Metro system (two lines), there is no standard single transportation
company, which operates what could be called a comprehensive
transportation system that meets up to Western standards. There
are, however, a great number of bus and mini bus services that
operate throughout the city, which are both convenient and operate
frequently. However, this mode of transportation cannot be said
to be efficient or safe.
For example, there are no properly designated bus stops, which
provide benches or seating facilities for passengers who must
wait. There are no timetables, route maps and signage. Instead,
these mini buses operate, more or less, on a spontaneous basis,
picking up passengers and dropping them off seemingly anywhere.
There is no standard ticket system-for example, monthly passes
with discounts for senior citizens, students and the disabled.
Nor are there facilities to accommodate those who are handicapped
to foster independent mobility throughout the city.
Many buses are not well maintained. During morning and evening
rush hours, they tend to be overloaded, creating dangerous conditions
for passengers, as well as other drivers. Accidents occur. Passengers
have even been thrown out of moving vehicles and killed, because
of malfunctioning locks on doors. There have even been occasions
when people were thrown out when the doors were left open for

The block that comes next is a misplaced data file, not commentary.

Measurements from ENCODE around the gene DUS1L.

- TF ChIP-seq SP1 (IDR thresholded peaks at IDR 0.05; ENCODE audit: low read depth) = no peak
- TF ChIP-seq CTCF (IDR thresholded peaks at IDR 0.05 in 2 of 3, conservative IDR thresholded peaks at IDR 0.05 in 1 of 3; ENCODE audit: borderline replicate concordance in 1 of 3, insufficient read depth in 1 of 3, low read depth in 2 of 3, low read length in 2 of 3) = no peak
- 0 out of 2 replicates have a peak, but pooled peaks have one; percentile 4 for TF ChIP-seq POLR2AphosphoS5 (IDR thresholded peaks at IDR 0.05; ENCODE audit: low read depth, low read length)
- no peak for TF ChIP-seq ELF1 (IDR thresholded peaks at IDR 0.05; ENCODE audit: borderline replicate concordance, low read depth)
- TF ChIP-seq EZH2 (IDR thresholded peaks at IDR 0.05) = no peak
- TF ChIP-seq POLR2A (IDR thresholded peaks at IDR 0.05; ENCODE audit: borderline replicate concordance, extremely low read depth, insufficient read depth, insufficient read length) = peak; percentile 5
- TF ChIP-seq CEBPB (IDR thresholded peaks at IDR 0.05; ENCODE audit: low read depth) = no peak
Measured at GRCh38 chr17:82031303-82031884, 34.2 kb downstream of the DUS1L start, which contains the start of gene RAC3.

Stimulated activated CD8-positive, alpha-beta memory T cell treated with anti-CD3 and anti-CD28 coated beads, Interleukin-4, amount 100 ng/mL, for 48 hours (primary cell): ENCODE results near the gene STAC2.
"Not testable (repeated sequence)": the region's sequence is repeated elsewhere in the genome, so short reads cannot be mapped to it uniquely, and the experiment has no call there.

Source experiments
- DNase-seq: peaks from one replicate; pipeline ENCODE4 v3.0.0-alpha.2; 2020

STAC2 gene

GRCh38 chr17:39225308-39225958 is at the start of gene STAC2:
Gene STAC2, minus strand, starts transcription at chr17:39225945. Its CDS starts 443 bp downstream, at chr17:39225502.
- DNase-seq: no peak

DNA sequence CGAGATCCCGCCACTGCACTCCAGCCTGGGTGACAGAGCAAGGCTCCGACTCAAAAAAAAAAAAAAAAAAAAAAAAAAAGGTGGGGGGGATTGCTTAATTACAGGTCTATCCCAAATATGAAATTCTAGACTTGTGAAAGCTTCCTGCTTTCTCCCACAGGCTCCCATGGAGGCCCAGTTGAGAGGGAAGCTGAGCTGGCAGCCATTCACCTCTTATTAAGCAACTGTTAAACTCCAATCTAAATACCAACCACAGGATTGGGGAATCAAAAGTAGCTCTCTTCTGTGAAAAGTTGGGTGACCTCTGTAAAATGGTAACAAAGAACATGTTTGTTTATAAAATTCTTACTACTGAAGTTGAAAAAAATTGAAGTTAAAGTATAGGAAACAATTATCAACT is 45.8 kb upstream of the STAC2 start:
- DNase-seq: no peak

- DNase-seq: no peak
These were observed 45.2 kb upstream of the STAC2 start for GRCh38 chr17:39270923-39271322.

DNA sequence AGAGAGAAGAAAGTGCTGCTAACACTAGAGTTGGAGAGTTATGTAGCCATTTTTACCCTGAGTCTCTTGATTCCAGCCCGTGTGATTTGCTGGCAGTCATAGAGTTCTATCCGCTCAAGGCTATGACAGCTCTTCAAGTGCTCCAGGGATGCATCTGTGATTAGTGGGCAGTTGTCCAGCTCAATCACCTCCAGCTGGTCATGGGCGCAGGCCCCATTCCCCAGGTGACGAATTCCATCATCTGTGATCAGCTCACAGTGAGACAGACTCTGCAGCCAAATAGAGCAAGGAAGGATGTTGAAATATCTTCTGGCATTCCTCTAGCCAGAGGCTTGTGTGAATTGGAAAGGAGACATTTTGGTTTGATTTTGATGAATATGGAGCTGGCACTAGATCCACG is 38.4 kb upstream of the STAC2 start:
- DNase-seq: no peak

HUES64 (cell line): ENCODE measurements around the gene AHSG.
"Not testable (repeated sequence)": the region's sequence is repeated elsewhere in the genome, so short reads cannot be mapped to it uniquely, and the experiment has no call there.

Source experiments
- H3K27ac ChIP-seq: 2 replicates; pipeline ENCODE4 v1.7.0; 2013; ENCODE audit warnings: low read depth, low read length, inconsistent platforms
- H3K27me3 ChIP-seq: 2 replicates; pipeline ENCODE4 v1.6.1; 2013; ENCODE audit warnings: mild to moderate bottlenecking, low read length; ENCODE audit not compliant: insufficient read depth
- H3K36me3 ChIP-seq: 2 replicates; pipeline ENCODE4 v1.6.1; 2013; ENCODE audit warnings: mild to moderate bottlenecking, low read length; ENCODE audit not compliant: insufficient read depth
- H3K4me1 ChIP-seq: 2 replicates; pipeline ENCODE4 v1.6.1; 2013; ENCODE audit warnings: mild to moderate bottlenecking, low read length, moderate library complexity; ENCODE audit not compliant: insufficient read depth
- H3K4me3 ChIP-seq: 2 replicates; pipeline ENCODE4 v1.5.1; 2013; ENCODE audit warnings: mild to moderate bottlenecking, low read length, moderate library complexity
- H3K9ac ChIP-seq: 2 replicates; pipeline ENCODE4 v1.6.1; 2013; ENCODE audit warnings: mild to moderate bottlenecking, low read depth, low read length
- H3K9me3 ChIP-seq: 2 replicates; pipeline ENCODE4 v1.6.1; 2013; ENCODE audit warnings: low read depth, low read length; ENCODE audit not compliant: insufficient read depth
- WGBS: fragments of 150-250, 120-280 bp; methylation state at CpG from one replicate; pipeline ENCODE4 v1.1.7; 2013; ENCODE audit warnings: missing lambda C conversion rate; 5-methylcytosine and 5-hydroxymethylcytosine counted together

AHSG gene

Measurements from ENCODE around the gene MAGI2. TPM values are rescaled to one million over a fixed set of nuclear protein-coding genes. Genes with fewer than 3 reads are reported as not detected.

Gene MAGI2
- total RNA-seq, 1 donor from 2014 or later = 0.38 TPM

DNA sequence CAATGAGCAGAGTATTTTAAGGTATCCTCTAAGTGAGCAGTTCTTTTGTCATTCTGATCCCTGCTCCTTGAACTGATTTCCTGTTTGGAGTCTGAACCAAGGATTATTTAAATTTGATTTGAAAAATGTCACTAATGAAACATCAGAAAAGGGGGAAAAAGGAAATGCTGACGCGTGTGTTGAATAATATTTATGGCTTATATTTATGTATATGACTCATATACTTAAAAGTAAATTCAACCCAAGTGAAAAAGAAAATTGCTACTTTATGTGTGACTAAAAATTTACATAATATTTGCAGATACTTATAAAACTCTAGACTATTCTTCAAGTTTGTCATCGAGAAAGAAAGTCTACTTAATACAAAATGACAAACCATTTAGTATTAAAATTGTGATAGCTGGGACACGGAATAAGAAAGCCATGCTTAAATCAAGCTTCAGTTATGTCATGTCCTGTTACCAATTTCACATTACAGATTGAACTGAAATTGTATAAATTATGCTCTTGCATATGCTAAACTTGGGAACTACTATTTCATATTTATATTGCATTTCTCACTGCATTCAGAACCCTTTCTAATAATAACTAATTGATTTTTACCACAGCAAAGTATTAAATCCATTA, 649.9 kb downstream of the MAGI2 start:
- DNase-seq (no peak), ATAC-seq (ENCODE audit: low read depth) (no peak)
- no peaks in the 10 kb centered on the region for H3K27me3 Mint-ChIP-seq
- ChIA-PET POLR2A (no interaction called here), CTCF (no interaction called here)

City Master Plan
These days, no city
can develop successfully without a carefully deliberated City
Master Plan; nor should it be allowed to.
Such plans must be based on
a series of thorough studies in relation to the actual rate of
city growth. The Master Plan should offer solutions for the city's
infrastructure in many spheres, including transportation, communication,
utilities, housing, commercial activities, and public spaces.
The City Master Plan defines Zoning Ordinance requirements for
various types of activities, in relationship to residential,
commercial, public services, and industrial sectors. It determines
and differentiates between the population densities for land
use. It anticipates the complex needs of future growth and development.
It is absolutely mandatory for every modern city to have a Master
Plan as a blueprint for its current as well as future development.
But when you look around Baku and see the chaotic urban development,
it's clear there is no Master Plan.
Left: The construction expolsion in downtown Baku creates
extremely high density. Since there has not been adequate Urban
Planning strategy, the infrastructure is vastly overburdened.
October 2005. Photo: Pirouz Khanlou.
In 1994, a new stage
in the development of the country was ushered in with the signing
of the "Contract of the Century" for the development
of Azerbaijan's largest oil reserves in the Caspian Basin. Western
companies began to establish themselves in the capital, during
the phenomenon that is often referred to as Baku's Second Oil
Boom. But this time, the development has been much more rapid